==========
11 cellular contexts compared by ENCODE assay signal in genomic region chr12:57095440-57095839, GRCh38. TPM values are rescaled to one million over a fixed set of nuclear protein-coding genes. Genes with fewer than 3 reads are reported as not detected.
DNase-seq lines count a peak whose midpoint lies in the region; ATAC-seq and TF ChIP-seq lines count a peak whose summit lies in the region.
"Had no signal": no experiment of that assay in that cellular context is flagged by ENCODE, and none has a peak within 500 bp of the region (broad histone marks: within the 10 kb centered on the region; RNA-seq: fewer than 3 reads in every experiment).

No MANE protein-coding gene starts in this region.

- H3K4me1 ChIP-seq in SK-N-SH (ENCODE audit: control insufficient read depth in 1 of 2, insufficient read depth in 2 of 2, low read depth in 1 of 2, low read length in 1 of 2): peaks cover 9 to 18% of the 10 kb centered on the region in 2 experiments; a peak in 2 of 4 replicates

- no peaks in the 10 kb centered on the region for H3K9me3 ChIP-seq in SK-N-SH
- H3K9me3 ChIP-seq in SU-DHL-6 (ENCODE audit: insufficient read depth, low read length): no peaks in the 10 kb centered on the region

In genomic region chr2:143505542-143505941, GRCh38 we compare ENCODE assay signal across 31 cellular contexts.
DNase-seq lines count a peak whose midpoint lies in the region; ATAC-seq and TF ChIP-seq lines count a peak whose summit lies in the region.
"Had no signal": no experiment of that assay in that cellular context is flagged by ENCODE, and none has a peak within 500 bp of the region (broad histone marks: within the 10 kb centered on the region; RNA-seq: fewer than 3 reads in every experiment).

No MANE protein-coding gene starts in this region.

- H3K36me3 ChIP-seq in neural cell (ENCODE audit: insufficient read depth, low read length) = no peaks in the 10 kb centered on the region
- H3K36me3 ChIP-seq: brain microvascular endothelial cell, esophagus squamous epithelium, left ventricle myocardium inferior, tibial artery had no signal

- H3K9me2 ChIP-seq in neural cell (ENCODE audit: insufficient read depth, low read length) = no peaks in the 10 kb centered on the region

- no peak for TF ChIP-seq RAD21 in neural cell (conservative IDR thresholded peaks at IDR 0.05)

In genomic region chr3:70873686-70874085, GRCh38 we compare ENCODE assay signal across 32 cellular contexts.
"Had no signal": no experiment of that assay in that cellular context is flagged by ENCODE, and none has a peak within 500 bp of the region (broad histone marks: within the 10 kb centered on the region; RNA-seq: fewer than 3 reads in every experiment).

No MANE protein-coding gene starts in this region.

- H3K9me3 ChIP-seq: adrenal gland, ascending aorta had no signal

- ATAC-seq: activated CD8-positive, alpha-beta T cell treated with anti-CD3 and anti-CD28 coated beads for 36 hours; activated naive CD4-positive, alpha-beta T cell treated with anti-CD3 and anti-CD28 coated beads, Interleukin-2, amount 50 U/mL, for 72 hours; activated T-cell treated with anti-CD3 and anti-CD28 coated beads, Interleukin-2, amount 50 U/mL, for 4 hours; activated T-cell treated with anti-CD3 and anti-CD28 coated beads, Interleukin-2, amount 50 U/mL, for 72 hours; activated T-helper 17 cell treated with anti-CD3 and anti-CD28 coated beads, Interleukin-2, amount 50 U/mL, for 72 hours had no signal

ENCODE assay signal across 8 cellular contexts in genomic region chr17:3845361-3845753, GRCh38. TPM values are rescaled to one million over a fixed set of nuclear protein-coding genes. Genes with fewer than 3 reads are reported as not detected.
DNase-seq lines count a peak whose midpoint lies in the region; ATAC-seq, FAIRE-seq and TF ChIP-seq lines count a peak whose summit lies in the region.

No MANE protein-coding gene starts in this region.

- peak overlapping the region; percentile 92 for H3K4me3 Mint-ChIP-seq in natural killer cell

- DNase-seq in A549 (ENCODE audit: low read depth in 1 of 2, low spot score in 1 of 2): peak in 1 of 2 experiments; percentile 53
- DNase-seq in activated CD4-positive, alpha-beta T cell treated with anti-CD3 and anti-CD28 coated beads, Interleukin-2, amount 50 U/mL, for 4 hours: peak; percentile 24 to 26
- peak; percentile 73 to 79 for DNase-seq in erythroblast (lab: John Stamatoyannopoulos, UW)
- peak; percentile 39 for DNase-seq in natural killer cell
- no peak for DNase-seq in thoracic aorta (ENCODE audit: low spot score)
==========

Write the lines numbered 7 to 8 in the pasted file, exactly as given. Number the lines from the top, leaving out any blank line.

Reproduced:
- H3K9me3 ChIP-seq in SU-DHL-6 (ENCODE audit: insufficient read depth, low read length): no peaks in the 10 kb centered on the region

In genomic region chr2:143505542-143505941, GRCh38 we compare ENCODE assay signal across 31 cellular contexts.